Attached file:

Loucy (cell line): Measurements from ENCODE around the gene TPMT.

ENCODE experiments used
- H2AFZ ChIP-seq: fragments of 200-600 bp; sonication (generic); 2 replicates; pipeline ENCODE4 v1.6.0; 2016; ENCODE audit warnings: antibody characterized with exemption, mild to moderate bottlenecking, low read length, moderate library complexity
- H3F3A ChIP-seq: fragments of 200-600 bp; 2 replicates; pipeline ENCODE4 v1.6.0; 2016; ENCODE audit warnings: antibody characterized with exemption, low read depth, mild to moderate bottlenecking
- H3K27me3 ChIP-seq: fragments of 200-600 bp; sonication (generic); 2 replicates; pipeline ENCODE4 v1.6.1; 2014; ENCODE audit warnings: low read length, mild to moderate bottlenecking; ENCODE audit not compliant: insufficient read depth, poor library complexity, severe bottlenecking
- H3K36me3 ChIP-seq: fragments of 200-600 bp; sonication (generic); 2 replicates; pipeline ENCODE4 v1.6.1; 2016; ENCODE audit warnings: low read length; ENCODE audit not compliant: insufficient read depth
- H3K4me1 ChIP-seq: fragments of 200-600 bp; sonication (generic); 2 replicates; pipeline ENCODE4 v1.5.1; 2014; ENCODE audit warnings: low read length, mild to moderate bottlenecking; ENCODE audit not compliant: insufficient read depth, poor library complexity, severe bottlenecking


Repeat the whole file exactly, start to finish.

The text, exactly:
Loucy (cell line): Measurements from ENCODE around the gene TPMT.

ENCODE experiments used
- H2AFZ ChIP-seq: fragments of 200-600 bp; sonication (generic); 2 replicates; pipeline ENCODE4 v1.6.0; 2016; ENCODE audit warnings: antibody characterized with exemption, mild to moderate bottlenecking, low read length, moderate library complexity
- H3F3A ChIP-seq: fragments of 200-600 bp; 2 replicates; pipeline ENCODE4 v1.6.0; 2016; ENCODE audit warnings: antibody characterized with exemption, low read depth, mild to moderate bottlenecking
- H3K27me3 ChIP-seq: fragments of 200-600 bp; sonication (generic); 2 replicates; pipeline ENCODE4 v1.6.1; 2014; ENCODE audit warnings: low read length, mild to moderate bottlenecking; ENCODE audit not compliant: insufficient read depth, poor library complexity, severe bottlenecking
- H3K36me3 ChIP-seq: fragments of 200-600 bp; sonication (generic); 2 replicates; pipeline ENCODE4 v1.6.1; 2016; ENCODE audit warnings: low read length; ENCODE audit not compliant: insufficient read depth
- H3K4me1 ChIP-seq: fragments of 200-600 bp; sonication (generic); 2 replicates; pipeline ENCODE4 v1.5.1; 2014; ENCODE audit warnings: low read length, mild to moderate bottlenecking; ENCODE audit not compliant: insufficient read depth, poor library complexity, severe bottlenecking